Connecting your turntable

Setting up your turntable is simple, but there are many ways to do it. Before diving in, you should make sure you are familiar with some basic terminology and setup types. That’s where we come in.

What is a phono preamp and why should I care?

A phono preamp is a crucial component in any turntable setup. This is because turntables produce a “phono” signal, which is quieter than the signal produced by most other devices. You need a phono preamp to convert this signal to “line level” (i.e. AUX). If you have an amp or receiver with a clearly labeled phono input, then you are all set – this means that your amp already has a phono preamp in it. If not, you will need a phono preamp – available either as a standalone component or built-in to the turntable itself (this option is available on all Orbit models).

1. The Simple Setup

Diagram of a turntable connected to powered speakers

The name says it all - this first setup is as simple as it gets. All you need is an Orbit with built-in phono preamp and powered speakers (LEARN: What are powered speakers?). Connect the Orbit to your speaker’s RCA or 3.5 mm AUX input using the included cables and you’re good to go! We recommend our Ethos Powered Speakers, but you can connect to a wide range of different speakers:

Diagram showing common speaker types

2. The Traditional Setup

An oldie but goodie. First, you connect your Orbit to a stereo receiver (with a dedicated phono input) using the included RCA cables. Next, you connect your stereo receiver to bookshelf or floorstanding passive speakers using speaker wire. The receiver contains both (i) a phono preamp to amplify your turntable’s signal as well as (ii) a power amp to drive your passive speakers. This setup is a good bet if you have a number of sources you want to connect to your speakers. You can even connect a simple Bluetooth receiver to your stereo receiver for added connectivity.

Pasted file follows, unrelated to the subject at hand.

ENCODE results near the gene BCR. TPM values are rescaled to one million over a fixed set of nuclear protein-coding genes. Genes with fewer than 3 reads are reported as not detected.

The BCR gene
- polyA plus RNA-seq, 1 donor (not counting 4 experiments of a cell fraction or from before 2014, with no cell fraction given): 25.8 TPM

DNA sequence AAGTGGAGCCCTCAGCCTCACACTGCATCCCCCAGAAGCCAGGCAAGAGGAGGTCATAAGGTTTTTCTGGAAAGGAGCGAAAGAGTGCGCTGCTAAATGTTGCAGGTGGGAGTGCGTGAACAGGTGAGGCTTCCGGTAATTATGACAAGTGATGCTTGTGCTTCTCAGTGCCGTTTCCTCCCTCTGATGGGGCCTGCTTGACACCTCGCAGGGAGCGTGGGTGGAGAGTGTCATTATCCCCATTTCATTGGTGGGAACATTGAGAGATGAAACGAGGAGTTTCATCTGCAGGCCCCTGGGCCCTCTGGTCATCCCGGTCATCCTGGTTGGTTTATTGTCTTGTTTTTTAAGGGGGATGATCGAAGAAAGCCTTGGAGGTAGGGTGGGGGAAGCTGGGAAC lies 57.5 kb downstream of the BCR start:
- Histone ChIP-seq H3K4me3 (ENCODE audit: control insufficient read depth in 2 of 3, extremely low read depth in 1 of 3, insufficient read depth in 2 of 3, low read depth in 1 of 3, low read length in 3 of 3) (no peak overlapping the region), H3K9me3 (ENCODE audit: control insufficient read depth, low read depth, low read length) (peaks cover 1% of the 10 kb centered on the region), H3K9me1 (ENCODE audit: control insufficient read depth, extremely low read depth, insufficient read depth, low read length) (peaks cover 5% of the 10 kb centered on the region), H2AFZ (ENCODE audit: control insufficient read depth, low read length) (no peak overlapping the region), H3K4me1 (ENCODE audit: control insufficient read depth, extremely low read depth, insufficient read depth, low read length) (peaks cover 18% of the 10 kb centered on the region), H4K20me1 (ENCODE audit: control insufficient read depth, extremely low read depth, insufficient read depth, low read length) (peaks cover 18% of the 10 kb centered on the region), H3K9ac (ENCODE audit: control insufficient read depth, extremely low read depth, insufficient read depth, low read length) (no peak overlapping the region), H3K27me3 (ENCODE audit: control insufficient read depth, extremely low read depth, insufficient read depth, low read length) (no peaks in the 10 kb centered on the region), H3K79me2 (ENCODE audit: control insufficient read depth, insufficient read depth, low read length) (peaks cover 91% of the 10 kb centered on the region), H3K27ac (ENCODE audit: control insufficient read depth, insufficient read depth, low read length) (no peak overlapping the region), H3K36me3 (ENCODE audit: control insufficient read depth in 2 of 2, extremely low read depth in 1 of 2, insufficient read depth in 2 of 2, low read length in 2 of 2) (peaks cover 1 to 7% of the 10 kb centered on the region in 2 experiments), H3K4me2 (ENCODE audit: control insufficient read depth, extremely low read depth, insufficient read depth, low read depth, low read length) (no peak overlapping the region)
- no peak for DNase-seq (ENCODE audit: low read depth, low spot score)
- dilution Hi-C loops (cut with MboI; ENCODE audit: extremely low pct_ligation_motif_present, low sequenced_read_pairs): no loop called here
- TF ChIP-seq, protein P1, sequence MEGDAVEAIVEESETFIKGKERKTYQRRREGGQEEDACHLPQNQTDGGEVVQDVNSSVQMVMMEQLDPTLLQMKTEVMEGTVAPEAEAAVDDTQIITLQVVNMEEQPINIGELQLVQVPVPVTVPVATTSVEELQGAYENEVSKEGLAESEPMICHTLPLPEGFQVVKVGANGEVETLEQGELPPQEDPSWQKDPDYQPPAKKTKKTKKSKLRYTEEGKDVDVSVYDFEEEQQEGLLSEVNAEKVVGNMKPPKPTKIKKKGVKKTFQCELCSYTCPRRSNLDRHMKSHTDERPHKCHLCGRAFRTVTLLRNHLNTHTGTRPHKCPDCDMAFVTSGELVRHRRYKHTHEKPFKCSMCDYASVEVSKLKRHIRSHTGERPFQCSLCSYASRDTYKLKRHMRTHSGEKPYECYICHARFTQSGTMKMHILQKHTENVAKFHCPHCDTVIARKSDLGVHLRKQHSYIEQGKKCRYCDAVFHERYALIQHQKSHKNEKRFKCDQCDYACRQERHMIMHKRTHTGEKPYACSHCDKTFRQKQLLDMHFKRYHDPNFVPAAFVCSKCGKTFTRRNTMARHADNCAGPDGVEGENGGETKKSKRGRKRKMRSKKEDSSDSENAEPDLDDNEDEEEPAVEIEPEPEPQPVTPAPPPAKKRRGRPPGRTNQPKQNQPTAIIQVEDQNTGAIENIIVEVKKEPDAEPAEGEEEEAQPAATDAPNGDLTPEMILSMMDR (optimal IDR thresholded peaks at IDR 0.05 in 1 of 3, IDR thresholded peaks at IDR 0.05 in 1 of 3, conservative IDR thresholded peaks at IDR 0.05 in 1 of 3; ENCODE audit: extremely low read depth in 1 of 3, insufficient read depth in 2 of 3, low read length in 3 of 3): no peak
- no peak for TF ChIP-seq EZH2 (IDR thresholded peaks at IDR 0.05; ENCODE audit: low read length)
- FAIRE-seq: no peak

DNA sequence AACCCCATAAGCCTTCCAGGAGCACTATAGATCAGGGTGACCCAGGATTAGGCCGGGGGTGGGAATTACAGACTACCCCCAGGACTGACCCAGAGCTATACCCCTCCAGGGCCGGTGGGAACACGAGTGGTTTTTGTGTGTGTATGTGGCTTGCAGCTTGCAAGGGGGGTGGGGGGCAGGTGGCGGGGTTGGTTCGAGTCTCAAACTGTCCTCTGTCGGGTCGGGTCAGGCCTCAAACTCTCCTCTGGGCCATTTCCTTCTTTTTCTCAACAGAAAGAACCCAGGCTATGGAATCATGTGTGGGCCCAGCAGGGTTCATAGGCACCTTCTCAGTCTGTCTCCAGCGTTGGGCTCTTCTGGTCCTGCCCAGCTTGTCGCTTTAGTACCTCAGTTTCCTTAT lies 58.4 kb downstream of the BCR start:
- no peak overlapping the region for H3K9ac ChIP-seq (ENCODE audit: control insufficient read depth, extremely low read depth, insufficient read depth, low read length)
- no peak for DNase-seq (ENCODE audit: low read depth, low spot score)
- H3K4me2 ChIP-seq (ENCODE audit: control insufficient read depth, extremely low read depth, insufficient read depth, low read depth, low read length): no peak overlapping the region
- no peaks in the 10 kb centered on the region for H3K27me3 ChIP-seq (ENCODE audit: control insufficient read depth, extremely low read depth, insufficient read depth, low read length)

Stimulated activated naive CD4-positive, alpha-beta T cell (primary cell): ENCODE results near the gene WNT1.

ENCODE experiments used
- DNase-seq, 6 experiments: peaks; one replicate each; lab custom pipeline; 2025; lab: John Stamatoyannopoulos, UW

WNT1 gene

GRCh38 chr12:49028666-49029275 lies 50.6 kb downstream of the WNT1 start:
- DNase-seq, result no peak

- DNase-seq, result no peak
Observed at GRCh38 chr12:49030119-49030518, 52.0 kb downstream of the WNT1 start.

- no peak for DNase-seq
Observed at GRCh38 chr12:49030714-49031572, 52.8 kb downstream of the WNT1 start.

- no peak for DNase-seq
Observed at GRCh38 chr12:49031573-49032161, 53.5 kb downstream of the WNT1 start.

Diagram showing turntable connected to receiver with phono input

Our stereo receiver recommendations: Onkyo TX-8220 ($200), Emotiva TA-100 ($399), Marantz PM5005 ($500)

3. The Modular Setup

Not all amplifiers have a dedicated phono input. With the modular setup, you connect your Orbit to an external phono preamp (or go for the built-in option – it’s fully bypassable) which is then connected to a separate power amplifier. The power amp is then connected to passive speakers. This is very similar to the traditional setup – except that the phono preamp and power amplifier are separated out. Keeping your setup modular will make it easier to upgrade components down the line.

Diagram of a turntable connected to an external phono preamp

Our power amp recommendations: SMSL SA-50 ($65+), Yamaha R-S202 ($150, this is an integrated amp without a phono input), Emotiva A-100 ($230)

4. The Headphone Setup

Do your roommates hate your music? Or maybe you just prefer the fidelity and convenience of headphones? If this sounds like you, then look no further than a streamlined headphone setup. Connect your Orbit with built-in phono preamp to a headphone amp and you’re ready to toss on those cans.

Many stereo receivers have headphone outputs, so if you want to listen through both headphones and speakers, then the traditional setup might be for you.

Diagram of a turntable with built-in phono preamp connected to a headphone amp

Our headphone amp recommendation: Schiit Magni 3 ($99) all day

Our headphone recommendations: Grado SR series (starting at $79), HIFIMAN HE400S ($299)

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